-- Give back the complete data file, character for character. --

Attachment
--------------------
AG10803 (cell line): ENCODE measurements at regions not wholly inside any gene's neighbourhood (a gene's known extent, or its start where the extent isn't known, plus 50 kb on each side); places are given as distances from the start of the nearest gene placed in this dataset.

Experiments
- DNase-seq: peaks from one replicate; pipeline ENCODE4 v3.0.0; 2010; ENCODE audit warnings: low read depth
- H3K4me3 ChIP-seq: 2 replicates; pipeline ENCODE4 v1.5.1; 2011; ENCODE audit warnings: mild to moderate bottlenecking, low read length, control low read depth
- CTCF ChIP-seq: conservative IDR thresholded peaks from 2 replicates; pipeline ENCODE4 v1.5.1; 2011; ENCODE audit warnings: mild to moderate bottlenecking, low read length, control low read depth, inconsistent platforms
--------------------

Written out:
AG10803 (cell line): ENCODE measurements at regions not wholly inside any gene's neighbourhood (a gene's known extent, or its start where the extent isn't known, plus 50 kb on each side); places are given as distances from the start of the nearest gene placed in this dataset.

Experiments
- DNase-seq: peaks from one replicate; pipeline ENCODE4 v3.0.0; 2010; ENCODE audit warnings: low read depth
- H3K4me3 ChIP-seq: 2 replicates; pipeline ENCODE4 v1.5.1; 2011; ENCODE audit warnings: mild to moderate bottlenecking, low read length, control low read depth
- CTCF ChIP-seq: conservative IDR thresholded peaks from 2 replicates; pipeline ENCODE4 v1.5.1; 2011; ENCODE audit warnings: mild to moderate bottlenecking, low read length, control low read depth, inconsistent platforms